How To Clean Up Pre-owned Games and Make Them Look (Almost) New

Being a gamer is an expensive hobby. There’s always a ton of new games to buy, new systems, DLC, peripherals,  accessories, subscriptions…  To help keep costs down, I try to buy pre-owned games when I can—especially the titles that have been on my radar for a while, but I never quite got around to playing.  When GameStop is running a “Buy One, Get One” or “Buy Two, Get One” promotion, I’m usually all over it.   (By the way, don’t you just hate the term “pre-owned”?)

If you don’t mind owning games secondhand, you can get some good deals this way.  Unfortunately, buying used also means your game’s case and paper insert are likely to be covered in multiple layers of price tags, stickers and gunky residue. It’s enough to make the collector in me twitch.

Here’s how you can clean up your pre-owned games and make them look (almost) new.

What You’ll Need:

  • A bottle of Goo Gone
  • Roll of paper towels
  • A plastic scraper tool, or your fingernail (if it’s long and sturdy enough)

Before

Here’s some “before” pictures of Little Big Planet, one of the used games I started with:

There was even a sticker on the game’s paper insert.  GameStop is especially guilty of putting stickers here, whichreally pisses me off.  But that’s OK; we can take care of it.

Step 1: First, wrap a paper towel around your index finger and wet it with a few squirts of Goo Gone. (It’s safe for skin contact, and even has a pleasant lemon-fresh scent!)

Step 2: Apply the moistened paper towel directly to the sticker.  Press down hard all over the sticker to make the Goo Gone penetrate the layers of paper; usually there’s a glossy top layer and a thin, fuzzy backing (which is the crap that leaves the most residue).

For extremely stubborn residue, you might need to pour Goo Gone directly on the sticker, completely saturating it:

Step 3: Gently peel away the  sticker with your fingernail or plastic scraper tool.  I would recommend NOT using a razor blade, which could accidentally pierce right through the plastic case.  Rub the edges until you can slip your fingernail or scraper underneath, then slowly and gently scrape until the sticker comes off; if you’re lucky, in one piece.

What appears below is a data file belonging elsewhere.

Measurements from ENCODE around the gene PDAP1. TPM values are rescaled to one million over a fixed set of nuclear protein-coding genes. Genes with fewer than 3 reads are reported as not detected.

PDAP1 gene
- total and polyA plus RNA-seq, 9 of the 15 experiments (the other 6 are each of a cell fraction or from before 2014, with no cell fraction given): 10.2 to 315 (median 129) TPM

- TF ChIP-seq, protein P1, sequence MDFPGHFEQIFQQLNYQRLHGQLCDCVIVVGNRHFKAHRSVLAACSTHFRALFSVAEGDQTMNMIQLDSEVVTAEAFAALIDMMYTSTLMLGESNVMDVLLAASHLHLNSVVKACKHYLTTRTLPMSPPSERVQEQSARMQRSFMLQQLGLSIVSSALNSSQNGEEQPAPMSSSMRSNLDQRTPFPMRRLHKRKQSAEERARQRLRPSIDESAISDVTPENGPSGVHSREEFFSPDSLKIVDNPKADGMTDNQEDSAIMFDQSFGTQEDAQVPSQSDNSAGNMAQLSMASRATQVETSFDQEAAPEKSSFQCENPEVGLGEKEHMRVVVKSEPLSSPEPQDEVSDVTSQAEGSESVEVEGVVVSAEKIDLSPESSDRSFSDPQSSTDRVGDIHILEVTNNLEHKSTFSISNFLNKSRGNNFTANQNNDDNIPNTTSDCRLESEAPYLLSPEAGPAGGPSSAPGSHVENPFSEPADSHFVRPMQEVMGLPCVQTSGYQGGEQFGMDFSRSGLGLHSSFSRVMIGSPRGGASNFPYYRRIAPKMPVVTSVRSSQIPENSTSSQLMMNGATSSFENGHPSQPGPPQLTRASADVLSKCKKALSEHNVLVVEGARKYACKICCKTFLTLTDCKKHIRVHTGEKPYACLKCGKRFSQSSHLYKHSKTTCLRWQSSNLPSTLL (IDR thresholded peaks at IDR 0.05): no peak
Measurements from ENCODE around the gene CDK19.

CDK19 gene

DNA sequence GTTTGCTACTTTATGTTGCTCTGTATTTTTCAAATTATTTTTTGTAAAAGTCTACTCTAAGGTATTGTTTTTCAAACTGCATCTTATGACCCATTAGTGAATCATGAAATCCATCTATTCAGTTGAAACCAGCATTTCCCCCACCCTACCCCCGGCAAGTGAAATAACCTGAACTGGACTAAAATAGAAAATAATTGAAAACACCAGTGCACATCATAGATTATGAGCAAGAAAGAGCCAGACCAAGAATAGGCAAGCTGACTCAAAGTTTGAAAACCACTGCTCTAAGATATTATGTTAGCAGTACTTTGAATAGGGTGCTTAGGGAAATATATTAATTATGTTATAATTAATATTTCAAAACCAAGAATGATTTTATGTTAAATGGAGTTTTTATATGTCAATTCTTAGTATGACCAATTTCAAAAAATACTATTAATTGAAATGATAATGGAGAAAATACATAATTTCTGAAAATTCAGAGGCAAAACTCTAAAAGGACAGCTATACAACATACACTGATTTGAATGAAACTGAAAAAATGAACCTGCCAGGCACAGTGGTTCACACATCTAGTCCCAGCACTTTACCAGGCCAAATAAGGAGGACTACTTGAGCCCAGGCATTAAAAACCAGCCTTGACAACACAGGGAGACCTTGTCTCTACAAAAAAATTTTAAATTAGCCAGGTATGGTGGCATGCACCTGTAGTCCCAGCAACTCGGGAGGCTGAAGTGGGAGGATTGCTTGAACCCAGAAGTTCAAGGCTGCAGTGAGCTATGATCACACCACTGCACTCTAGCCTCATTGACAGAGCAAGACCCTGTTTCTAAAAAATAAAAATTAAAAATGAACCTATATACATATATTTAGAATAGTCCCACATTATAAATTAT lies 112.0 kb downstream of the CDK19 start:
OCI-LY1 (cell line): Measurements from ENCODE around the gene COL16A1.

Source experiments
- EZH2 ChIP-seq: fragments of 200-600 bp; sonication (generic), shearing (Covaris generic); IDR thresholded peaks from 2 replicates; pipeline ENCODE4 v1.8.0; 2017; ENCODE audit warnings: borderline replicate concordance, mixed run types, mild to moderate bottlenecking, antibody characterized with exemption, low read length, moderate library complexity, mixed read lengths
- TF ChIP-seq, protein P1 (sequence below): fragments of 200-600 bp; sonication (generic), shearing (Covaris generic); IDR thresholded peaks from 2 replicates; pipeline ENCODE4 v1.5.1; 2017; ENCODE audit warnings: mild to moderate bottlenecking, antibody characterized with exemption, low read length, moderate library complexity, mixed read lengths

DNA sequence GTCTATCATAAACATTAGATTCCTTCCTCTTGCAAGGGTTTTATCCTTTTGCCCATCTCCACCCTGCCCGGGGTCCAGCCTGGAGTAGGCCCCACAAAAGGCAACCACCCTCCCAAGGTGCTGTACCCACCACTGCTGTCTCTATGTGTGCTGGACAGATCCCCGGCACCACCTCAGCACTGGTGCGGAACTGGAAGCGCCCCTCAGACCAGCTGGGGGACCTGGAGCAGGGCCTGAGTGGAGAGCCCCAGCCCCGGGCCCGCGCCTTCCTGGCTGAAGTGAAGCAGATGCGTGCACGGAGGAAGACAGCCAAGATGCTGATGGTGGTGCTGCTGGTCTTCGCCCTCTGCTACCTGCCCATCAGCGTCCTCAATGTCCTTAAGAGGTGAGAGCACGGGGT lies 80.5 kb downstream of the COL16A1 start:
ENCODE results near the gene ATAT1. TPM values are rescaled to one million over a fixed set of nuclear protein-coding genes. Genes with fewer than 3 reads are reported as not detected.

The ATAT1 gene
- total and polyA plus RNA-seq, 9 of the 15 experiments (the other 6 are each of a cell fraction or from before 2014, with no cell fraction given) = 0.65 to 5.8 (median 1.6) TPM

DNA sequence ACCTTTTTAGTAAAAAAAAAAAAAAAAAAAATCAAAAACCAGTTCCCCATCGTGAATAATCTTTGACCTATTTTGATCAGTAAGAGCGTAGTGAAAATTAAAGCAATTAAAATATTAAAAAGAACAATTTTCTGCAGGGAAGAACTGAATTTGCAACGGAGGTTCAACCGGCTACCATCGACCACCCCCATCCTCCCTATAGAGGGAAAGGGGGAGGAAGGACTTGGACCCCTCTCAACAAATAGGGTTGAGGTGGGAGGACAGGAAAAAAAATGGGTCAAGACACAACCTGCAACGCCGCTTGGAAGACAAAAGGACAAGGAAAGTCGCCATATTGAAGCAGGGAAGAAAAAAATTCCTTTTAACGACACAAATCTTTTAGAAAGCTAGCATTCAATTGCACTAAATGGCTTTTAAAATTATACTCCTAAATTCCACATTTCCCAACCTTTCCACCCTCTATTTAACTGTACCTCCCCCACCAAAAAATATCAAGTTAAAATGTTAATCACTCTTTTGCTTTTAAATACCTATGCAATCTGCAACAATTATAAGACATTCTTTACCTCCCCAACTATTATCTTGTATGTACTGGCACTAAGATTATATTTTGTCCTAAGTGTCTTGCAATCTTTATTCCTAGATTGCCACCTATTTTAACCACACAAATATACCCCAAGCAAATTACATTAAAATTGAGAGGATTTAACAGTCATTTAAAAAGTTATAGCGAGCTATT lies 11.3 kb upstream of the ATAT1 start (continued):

Step 4: You’ll most likely have a fine layer of sticky gunk left behind on the case when after removing the sticker, like this:

Dampen another paper towel with more Goo Gone and rub it all over the sticky surface.  The Goo Gone will remove all the tiny bits of crap.  Keep polishing the plastic with the moistened paper towel until the surface is smooth and shiny.

Step 5: If there are stickers on your game’s cover insert (the horror!), you’ll need to remove it from the plastic case.

Step 6: This part is tricky, and much harder than removing stickers on the plastic case because you won’t be able to use Goo Gone, which could damage the paper.  With your fingernail or scraper, slowly and gently scrape at the edges of the sticker until it starts to “roll up” under your nail or scraper edge.  Work from the edges toward the center of the sticker, rolling it up bit by bit until you can peel it away.

The cover inserts are pretty glossy, so usually the sticker will come off clean, as long as you’re careful…it’s just an annoyingly slow process.  Put the cover insert back inside of the plastic case when it’s clean.

After

Ta-da! When you’re all finished, you should have a relatively new-looking game before you:

Of course, there’s a couple of things you can do while you’re shopping to avoid sticker frustration and buy the newest-looking games possible. Here are some tips:

  • Closely inspect the games before you buy them. Is the cover insert torn? Are there scratches or frayed edges on the plastic cover?  Try to find the newest-looking copy you can.  At GameStop, the game box you pull of the shelf is the one you’re taking home.
  • If a game doesn’t have a cover or booklet (or both), don’t buy it. There’s usually multiple copies of the same game floating around, some with and some without all the packaging.  And retardedly, they’re usually the same price no matter what condition they’re in.
  • Test-peel the stickers while you’re still in the store to see if they seem like they’ll come off cleanly. Avoid the boxes with multiple layers of sticker build-up and go for the ones that look like they haven’t been sitting on the shelves for months on end.

Yes, I realize this all seems a bit anal-retentive, but when you love your games as much as I do and enjoy showing off your collection, it’s worth taking the extra time to make ‘em look shiny and new.  And who doesn’t love shiny things?

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